My decision last summer to leave secure, recession-proof employment for the turbulence of cyberspace was met with a hefty dose of cynicism from almost everyone around me.
The change was certainly drastic. Like a chick peering over the edge of the nest, I viewed the world outside the FSA as challenging and disconcerting. There was a long way to fall if I screwed up.
I now know that what I really feared was the unknown. This explains the reactions of my friends and colleagues. Surfing the net for CDs and holidays was one thing but relying on an internet company for your livelihood – are you mad?
Nobody actually came out and said: “I think you are making a mistake”. Comm ents ranged from the bravely reassuring “You will always be able to get another PR job if things go wrong” to the cryptic “So, remind me again why you are going there?” The one person who provided unequivocal support and encouragement was my big brother, Michael, who works in the City. His reaction was for a very simple reason – he knew what he was talking about. As a registered user of the site, he understood what Interactive Investor did, knew about its track record, healthy bank account and strong survival prospects.
The reason for sharing all this with you is to break apart the suspicions held by many intelligent people that the internet is over-hyped, half-baked and only for anoraks.
The net is here to stay and advisers ignore it at their peril. Nearly two-thirds of IFAs who took part in a survey by res earch agency Forrester agree bec ause they have their own websites. Most of these are designed to attract customers and provide generic information rather than to sell online.
There are now two million people buying financial products online and another four million adults have used the web for financial services information in the last year.
Research from Screentrade shows that simple short-term products with lower costs and risks, such as general insurance and credit cards, are curr
ent fav ourites with financial cyber-shoppers. Isas are gaining popularity although it will take more time for investors to feel confident about buying financial products which req uire bigger sums of money or more commitment.
But the image of your average surfer as a computer geek is a red herring. Nearly one million over-55s are using the internet to help them with their financial decisions.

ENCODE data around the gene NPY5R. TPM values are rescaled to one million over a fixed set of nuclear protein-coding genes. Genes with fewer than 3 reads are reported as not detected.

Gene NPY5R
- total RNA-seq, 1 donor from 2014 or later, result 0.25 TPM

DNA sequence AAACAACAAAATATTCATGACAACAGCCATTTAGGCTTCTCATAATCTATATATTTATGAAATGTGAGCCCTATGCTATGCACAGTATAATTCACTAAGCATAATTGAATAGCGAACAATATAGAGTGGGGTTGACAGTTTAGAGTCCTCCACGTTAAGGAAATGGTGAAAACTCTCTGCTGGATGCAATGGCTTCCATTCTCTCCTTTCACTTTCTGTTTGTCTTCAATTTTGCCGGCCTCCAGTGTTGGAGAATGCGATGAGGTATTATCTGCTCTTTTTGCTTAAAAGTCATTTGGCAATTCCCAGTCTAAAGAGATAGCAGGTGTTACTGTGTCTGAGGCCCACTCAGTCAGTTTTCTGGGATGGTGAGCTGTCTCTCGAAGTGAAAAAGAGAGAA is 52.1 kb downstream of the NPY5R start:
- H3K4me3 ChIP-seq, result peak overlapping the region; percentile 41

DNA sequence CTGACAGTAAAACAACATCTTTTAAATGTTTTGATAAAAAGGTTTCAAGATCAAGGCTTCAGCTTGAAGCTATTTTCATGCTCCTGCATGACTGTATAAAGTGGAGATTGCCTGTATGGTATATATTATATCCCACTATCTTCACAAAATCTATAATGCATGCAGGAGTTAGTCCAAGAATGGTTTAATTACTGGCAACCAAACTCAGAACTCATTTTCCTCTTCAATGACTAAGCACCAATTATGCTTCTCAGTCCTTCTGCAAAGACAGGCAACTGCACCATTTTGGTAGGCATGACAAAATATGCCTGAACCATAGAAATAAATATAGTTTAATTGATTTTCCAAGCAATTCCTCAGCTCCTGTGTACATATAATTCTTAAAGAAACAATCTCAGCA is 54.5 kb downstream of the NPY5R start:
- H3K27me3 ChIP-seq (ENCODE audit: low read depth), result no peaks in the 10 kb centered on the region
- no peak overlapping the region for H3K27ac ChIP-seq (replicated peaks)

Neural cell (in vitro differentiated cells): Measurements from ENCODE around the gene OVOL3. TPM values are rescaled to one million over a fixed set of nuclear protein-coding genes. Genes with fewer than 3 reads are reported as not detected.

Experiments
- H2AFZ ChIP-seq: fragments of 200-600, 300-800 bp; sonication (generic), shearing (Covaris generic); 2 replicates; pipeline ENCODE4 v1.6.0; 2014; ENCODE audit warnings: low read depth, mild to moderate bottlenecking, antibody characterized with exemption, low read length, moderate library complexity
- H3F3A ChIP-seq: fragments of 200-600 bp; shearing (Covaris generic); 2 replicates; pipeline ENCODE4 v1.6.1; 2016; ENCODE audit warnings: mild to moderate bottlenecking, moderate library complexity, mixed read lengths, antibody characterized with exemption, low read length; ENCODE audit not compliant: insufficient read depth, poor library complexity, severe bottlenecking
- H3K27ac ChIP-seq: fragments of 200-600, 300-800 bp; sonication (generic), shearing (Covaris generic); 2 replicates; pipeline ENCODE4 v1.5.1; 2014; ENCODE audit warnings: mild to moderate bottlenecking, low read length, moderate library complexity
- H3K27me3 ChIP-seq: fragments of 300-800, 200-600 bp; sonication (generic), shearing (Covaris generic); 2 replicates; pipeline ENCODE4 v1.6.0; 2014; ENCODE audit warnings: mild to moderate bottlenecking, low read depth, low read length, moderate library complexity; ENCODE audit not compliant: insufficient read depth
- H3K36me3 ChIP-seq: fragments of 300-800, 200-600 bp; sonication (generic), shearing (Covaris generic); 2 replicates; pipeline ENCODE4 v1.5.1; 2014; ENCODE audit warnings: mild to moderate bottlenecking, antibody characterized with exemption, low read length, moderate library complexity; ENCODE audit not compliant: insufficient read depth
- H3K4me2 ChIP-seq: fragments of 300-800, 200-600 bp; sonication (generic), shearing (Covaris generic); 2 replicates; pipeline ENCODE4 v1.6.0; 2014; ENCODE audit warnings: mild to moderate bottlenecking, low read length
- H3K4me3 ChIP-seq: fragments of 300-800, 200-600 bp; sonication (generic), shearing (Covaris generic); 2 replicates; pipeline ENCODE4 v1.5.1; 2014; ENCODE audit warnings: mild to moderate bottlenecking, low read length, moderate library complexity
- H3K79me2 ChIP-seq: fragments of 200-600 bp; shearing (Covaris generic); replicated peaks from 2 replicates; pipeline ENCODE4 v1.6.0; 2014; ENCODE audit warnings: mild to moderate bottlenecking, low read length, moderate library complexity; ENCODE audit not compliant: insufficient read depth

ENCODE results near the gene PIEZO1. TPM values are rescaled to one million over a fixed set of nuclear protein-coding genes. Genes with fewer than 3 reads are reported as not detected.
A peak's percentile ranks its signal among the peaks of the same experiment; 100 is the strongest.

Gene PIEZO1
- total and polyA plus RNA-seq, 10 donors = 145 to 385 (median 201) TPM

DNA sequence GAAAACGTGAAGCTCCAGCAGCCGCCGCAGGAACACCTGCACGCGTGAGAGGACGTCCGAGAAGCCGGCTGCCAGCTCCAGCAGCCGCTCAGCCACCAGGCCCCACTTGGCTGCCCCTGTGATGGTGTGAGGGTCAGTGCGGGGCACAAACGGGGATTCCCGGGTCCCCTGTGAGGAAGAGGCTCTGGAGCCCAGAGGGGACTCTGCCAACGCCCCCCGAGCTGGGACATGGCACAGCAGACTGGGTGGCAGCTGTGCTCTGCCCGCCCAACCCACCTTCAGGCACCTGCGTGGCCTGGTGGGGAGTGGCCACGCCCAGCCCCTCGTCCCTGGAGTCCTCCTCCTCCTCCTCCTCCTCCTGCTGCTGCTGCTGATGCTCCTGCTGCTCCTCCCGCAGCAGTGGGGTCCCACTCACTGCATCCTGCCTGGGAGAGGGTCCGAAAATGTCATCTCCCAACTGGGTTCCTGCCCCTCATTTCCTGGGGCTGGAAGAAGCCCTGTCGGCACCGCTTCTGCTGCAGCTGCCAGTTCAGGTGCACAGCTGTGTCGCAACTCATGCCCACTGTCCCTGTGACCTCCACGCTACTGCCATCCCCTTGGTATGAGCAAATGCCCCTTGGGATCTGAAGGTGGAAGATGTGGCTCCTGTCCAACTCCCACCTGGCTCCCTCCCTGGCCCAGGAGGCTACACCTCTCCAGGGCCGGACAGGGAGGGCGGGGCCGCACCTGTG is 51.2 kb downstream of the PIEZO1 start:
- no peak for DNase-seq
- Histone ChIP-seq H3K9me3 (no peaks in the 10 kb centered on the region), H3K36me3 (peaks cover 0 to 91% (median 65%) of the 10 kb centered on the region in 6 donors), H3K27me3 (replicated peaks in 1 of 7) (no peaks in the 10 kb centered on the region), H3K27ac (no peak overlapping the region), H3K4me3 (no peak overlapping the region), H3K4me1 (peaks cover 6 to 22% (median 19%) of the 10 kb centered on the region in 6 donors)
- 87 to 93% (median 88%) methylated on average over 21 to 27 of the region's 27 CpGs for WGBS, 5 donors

These silver surfers are dream customers for many financial companies. Older people find the internet convenient and easy to use and a third of them have already bought something online, making them three times more likely to shop on the internet than users in the 15-54 age bracket.
Boom and bust in the dotcom industry and security are still major concerns for many would be cyber-shoppers. For businesses, there is the unease about financial services missing out on benefits unless regulation keeps pace with the online revolution.
Philip Gough, of Pricewater housecoopers, is the co-author of a report which looks at the regulation of financial ser vices in an online environment. He says: “Regulators and the industry need to move fast to identify possible regulatory mandates and models of the future to avert the risks that undermine consumer confidence in buying over the internet.”
A recent Pwc/CBI survey revealed that 89 per cent of respondents have factored e-commerce into their business strategy but saw financial services regulation as a significant barrier to e-business development. This is currently a no-blame issue. The nature and impact of the internet, its glo bal dimension and the speed of its development could not have been predicted by those drafting the Financial Services Act in the early 1980s.
The challenge facing the FSA now is to put some serious muscle into e-commerce issues so that it anticipates change and leads where dev elopment is needed.
This seems to fit pretty squarely with at least two of the FSA's statu tory objectives. The alternative is playing catch-up – an unacceptable and universally unpopular approach which would keep businesses and consumers waiting and make regulation appear constantly out of date.
It can be no bad thing that the Prime Minister is passionate about e-commerce and wants to make sure Britain leads the field. He gets mon thly reports from Patricia Hewitt, the former Treasury minister he appointed as e-minister, a role which gives her overall responsibility for the Government's Information Age agenda.
For the financial services industry, the time for getting acquainted with the web is now. Your existing and potential customers relish the ease, convenience and accessibility of the internet plus the fact that there is no pressure to buy. Think of the savings you could make with facilities such as online fact-finds.
My message is to log on, if only so you can have an infor med opinion. Better still, buy something, anything, online. I started by sending someone a bottle of Champagne. It was painless. Clicking your financial details into a place you can trust that first time is a liberating experience. It has given me the confidence to shop on the web for something more even more exciting -a sparkling new Isa.